Repent and celebrate: The Reformation after 500 years
The prospect of one’s imminent death, Samuel Johnson famously said, “wonderfully concentrates the mind.” The same might be said of observing major commemorative dates.
The world rushes headlong toward one such date: October 31, 2017, the quincentenary of the Protestant Reformation, the anniversary of Martin Luther’s 95 Theses. Numerous institutions worldwide have begun planning for the epochal moment.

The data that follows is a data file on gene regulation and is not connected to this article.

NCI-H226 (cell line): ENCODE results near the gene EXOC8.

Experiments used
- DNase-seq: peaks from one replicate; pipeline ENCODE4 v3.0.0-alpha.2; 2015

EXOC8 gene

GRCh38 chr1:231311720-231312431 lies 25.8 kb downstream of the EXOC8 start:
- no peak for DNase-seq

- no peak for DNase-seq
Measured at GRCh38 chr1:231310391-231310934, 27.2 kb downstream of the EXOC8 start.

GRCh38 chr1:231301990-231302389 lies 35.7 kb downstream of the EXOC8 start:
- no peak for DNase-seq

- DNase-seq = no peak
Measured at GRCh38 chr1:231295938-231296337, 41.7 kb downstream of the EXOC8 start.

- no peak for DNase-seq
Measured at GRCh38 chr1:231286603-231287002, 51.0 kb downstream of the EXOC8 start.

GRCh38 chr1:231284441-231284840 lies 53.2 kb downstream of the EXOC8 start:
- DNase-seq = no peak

But exactly how does one commemorate a historical juggernaut of such immense influence and contested interpretation? Protestantism, it should be remembered, has been credited (or blamed) for the rise of the modern nation state, liberalism, capitalism, religious wars, tolerance, democracy, individualism, subjectivism, pluralism, freedom of conscience, modern science, secularism, and so much else. Interpretations of “1517” make up a veritable palimpsest of modern Western history. Scholars and journalists will revisit many past interpretations as 2017 draws near and thereby add another layer to our collective memory of this historical watershed.